When you need an emergency home repair and don’t have time for a loan application, you may have to consider a personal loan or even a credit card.
Just remember that these options have significantly higher rates than secured loans. So you’ll want to reign in the amount you’re borrowing as much as possible and stay on top of your payments.
Your credit score and report always matter when you’re applying for financing. That’s true for secured loans, like cash-out refinances and HELOCs, as well as personal loans and credit cards.
When you have excellent credit, you improve your chances at getting low interest rates – with or without a secured loan.
A lower credit score will increase your loan rates significantly for personal loans or credit cards. Some personal loans charge up to 35% APR to less qualified borrowers.
Some unsecured loans also require high origination fees – a few lenders charge up to 6% of the loan amount in fees.
When you do a cash-out refinance, a home equity line of credit, or a home equity loan, you can use the proceeds on anything – even putting the cash into your checking account.
You could pay off credit card debt, buy a new car, or even fund a two-week vacation. But should you?
It’s your money, and you get to decide. But spending home equity on improving your home is often the best idea because you can increase the value of your home.
Spending $40,000 on a new kitchen or $20,000 on a new bathroom could add significantly to the value of your home. And that investment would be appreciated along with your home.
That said, if you’re paying tons of interest on credit card debt, using your home equity to pay that off would make sense, too.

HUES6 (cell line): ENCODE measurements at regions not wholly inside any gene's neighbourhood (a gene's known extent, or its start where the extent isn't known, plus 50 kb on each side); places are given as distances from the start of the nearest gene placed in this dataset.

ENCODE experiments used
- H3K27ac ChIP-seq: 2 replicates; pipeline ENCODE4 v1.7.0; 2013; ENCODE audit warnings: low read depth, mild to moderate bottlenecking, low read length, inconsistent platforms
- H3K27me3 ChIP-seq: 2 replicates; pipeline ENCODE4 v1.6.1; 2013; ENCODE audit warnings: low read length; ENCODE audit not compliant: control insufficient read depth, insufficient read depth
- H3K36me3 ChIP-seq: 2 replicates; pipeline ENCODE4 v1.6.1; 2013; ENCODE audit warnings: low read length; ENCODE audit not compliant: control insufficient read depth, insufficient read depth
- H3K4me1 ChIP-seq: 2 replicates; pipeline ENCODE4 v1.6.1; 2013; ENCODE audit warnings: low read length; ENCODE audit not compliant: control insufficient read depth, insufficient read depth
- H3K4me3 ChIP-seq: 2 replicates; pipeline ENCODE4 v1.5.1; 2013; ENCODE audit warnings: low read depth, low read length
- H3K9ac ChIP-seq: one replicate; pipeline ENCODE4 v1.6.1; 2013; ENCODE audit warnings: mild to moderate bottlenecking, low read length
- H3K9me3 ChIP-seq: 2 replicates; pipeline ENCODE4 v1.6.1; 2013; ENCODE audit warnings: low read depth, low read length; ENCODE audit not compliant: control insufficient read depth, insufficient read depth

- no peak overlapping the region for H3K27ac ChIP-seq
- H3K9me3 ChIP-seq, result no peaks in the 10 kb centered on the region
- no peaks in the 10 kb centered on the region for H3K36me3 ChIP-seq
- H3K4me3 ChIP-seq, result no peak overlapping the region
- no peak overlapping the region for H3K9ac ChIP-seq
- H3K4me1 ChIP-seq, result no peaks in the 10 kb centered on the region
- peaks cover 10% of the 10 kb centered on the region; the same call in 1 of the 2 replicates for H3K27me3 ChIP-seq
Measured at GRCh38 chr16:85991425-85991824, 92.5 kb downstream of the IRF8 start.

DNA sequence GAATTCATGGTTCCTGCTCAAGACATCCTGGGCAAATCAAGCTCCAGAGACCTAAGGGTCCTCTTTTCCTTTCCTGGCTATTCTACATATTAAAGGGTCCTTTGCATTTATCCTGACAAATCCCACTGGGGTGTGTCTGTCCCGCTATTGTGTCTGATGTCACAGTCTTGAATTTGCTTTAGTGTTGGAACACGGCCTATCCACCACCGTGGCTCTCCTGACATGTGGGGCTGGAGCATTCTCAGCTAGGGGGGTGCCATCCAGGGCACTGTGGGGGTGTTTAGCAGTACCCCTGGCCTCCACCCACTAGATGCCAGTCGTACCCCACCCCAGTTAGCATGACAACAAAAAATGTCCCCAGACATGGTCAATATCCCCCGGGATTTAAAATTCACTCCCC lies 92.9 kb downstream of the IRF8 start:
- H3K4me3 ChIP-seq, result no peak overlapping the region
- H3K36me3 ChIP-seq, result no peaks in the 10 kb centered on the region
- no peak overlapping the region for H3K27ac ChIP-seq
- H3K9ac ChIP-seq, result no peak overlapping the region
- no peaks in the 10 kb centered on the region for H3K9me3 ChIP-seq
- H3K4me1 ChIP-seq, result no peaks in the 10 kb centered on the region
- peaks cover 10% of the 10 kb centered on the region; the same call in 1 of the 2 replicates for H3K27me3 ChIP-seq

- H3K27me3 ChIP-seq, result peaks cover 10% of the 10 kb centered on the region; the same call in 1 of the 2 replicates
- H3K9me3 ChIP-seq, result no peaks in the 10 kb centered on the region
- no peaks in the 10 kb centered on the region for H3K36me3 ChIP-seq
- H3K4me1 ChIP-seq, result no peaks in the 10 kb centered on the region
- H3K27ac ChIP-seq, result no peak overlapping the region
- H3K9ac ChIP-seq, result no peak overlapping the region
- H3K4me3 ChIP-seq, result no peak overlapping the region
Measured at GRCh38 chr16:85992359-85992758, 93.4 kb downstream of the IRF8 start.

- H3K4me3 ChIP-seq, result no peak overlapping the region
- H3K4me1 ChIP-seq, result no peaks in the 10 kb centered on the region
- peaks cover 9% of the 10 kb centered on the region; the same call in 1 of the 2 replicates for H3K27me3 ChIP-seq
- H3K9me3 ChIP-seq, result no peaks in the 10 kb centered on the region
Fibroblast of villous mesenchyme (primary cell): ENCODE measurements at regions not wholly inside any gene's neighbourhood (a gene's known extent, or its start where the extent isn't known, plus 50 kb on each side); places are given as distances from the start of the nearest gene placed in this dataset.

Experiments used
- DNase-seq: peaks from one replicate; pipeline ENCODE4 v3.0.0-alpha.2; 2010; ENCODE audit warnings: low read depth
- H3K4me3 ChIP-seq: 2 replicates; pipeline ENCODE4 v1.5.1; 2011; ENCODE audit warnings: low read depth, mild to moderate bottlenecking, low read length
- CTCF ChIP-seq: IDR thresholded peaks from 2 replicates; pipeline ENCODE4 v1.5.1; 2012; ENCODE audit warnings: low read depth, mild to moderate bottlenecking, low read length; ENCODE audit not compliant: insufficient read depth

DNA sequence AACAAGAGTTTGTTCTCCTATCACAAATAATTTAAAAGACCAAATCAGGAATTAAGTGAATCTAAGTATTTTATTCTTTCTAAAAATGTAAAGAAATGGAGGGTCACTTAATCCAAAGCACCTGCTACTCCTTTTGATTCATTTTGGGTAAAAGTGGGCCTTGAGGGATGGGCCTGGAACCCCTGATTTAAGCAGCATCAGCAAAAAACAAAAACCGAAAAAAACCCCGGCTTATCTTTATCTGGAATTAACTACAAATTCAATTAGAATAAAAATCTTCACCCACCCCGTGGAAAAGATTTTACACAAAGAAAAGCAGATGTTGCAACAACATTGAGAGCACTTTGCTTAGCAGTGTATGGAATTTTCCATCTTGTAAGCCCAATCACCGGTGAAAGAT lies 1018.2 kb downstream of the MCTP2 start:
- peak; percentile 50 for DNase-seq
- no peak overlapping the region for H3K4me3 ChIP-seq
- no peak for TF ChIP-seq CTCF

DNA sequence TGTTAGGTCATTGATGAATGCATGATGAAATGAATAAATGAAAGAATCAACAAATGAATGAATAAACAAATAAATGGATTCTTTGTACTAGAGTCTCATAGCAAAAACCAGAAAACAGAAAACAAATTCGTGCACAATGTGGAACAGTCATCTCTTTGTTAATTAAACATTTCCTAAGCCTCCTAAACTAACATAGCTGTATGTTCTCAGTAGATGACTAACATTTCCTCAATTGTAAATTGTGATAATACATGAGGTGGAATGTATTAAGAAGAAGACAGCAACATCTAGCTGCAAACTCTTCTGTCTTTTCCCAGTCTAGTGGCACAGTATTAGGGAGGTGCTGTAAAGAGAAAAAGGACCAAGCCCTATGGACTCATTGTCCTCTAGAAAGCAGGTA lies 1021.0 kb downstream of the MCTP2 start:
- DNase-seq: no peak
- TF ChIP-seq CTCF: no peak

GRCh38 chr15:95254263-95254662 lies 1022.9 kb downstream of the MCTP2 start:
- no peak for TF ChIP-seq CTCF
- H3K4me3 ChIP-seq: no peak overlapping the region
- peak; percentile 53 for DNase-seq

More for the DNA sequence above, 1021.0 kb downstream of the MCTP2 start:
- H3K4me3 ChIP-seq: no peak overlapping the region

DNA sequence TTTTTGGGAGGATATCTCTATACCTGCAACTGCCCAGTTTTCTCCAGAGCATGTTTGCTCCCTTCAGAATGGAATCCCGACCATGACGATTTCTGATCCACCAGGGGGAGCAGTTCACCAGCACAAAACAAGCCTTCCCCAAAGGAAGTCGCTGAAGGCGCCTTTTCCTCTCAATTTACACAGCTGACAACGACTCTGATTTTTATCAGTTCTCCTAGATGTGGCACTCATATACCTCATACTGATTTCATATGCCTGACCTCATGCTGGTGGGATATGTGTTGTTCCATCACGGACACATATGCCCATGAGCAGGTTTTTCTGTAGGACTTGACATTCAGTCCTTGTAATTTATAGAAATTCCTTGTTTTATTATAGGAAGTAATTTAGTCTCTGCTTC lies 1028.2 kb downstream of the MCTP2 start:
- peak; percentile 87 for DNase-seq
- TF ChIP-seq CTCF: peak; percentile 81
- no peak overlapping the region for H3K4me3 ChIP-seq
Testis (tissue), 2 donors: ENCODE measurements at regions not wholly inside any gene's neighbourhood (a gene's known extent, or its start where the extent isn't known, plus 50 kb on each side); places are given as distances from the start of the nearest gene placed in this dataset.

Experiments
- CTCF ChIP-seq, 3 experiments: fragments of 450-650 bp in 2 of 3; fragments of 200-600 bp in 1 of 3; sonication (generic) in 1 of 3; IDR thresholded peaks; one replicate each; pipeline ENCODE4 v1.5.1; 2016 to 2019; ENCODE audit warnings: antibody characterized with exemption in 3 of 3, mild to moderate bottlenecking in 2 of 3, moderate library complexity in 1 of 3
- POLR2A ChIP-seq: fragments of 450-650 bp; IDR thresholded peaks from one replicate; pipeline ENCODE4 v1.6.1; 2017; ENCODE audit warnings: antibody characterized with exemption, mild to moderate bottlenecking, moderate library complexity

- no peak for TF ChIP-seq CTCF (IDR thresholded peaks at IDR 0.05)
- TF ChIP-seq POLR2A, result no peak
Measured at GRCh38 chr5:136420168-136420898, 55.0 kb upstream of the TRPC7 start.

The best type of loan for home improvements depends on your finances. If you have a lot of equity in your home, a HELOC or home equity loan might be best. Or, you might use a cash-out refinance for home improvements if you can also lower your interest rate or shorten your current loan term. Those without equity or refinance options might use a personal loan or credit cards to fund home improvements instead.
That depends. We’d recommend looking at your options for a refinance or home equity-based loan before using a personal loan for home improvements. That’s because interest rates on personal loans are often much higher. But if you don’t have a lot of equity to borrow from, using a personal loan for home improvements might be the right move.
The credit score needed for a home improvement loan depends on the loan type. With an FHA 203(k) rehab loan, you likely need a 620 credit score or higher. Cash-out refinancing typically requires at least 620. If you use a HELOC or home equity loan for home improvements, you’ll need a FICO score of 660-700 or higher. For a personal loan or credit card, aim for a score in the low- to-mid 700s. These have higher interest rates than home improvement loans, but a higher credit score will help lower your rate.